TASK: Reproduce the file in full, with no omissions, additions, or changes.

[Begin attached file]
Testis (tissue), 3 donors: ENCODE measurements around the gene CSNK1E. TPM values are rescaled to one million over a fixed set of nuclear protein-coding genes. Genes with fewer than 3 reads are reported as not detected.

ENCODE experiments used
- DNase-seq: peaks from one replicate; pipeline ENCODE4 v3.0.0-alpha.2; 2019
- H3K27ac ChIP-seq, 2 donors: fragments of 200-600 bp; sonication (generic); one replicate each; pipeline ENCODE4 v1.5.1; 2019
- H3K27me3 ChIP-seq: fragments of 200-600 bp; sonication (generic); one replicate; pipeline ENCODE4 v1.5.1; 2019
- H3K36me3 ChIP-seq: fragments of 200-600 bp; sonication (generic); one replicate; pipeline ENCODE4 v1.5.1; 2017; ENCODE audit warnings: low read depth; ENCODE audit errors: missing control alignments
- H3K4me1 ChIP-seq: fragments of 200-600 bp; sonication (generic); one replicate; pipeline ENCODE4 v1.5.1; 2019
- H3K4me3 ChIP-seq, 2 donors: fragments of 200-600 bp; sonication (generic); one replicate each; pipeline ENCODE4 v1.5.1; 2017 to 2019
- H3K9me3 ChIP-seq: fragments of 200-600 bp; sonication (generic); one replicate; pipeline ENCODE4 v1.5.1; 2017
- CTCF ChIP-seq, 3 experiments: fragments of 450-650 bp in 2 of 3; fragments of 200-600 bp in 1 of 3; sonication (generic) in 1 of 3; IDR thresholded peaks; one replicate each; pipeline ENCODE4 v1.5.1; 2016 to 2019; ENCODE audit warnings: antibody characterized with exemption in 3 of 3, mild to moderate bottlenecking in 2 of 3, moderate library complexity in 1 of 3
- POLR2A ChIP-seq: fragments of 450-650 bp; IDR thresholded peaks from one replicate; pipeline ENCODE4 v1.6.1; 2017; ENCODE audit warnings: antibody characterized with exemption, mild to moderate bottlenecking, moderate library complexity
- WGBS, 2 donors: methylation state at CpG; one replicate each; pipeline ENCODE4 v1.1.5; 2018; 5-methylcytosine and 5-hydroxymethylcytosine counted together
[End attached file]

Testis (tissue), 3 donors: ENCODE measurements around the gene CSNK1E. TPM values are rescaled to one million over a fixed set of nuclear protein-coding genes. Genes with fewer than 3 reads are reported as not detected.

ENCODE experiments used
- DNase-seq: peaks from one replicate; pipeline ENCODE4 v3.0.0-alpha.2; 2019
- H3K27ac ChIP-seq, 2 donors: fragments of 200-600 bp; sonication (generic); one replicate each; pipeline ENCODE4 v1.5.1; 2019
- H3K27me3 ChIP-seq: fragments of 200-600 bp; sonication (generic); one replicate; pipeline ENCODE4 v1.5.1; 2019
- H3K36me3 ChIP-seq: fragments of 200-600 bp; sonication (generic); one replicate; pipeline ENCODE4 v1.5.1; 2017; ENCODE audit warnings: low read depth; ENCODE audit errors: missing control alignments
- H3K4me1 ChIP-seq: fragments of 200-600 bp; sonication (generic); one replicate; pipeline ENCODE4 v1.5.1; 2019
- H3K4me3 ChIP-seq, 2 donors: fragments of 200-600 bp; sonication (generic); one replicate each; pipeline ENCODE4 v1.5.1; 2017 to 2019
- H3K9me3 ChIP-seq: fragments of 200-600 bp; sonication (generic); one replicate; pipeline ENCODE4 v1.5.1; 2017
- CTCF ChIP-seq, 3 experiments: fragments of 450-650 bp in 2 of 3; fragments of 200-600 bp in 1 of 3; sonication (generic) in 1 of 3; IDR thresholded peaks; one replicate each; pipeline ENCODE4 v1.5.1; 2016 to 2019; ENCODE audit warnings: antibody characterized with exemption in 3 of 3, mild to moderate bottlenecking in 2 of 3, moderate library complexity in 1 of 3
- POLR2A ChIP-seq: fragments of 450-650 bp; IDR thresholded peaks from one replicate; pipeline ENCODE4 v1.6.1; 2017; ENCODE audit warnings: antibody characterized with exemption, mild to moderate bottlenecking, moderate library complexity
- WGBS, 2 donors: methylation state at CpG; one replicate each; pipeline ENCODE4 v1.1.5; 2018; 5-methylcytosine and 5-hydroxymethylcytosine counted together